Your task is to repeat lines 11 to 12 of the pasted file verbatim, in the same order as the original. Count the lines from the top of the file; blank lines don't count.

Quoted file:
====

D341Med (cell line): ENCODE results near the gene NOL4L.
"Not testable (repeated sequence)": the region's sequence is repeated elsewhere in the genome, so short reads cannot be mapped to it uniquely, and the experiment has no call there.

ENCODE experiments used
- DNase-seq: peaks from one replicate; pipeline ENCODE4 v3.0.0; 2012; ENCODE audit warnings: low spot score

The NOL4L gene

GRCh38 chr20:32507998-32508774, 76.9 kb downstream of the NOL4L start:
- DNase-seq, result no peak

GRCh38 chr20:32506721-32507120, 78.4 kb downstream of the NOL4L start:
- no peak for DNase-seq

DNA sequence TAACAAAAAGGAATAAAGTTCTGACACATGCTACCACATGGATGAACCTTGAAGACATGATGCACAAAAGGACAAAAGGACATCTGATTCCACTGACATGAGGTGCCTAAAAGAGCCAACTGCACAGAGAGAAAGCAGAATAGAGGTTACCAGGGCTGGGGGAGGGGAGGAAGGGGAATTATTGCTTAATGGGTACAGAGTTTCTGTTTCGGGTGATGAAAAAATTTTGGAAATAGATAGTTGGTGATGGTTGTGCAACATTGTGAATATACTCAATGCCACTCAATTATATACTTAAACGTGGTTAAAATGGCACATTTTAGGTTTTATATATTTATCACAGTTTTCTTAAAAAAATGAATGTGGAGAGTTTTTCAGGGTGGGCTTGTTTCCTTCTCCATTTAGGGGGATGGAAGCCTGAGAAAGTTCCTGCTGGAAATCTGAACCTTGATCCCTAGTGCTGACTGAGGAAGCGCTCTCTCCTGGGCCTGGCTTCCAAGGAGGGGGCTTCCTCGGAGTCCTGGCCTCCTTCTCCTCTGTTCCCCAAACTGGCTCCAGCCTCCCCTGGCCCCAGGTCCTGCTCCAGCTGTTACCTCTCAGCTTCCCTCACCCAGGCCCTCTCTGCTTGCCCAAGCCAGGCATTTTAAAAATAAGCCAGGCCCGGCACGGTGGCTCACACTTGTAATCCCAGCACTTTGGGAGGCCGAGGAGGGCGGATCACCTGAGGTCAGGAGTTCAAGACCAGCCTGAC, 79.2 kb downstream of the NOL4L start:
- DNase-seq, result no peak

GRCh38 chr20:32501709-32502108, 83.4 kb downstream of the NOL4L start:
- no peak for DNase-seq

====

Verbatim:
- DNase-seq, result no peak

GRCh38 chr20:32501709-32502108, 83.4 kb downstream of the NOL4L start: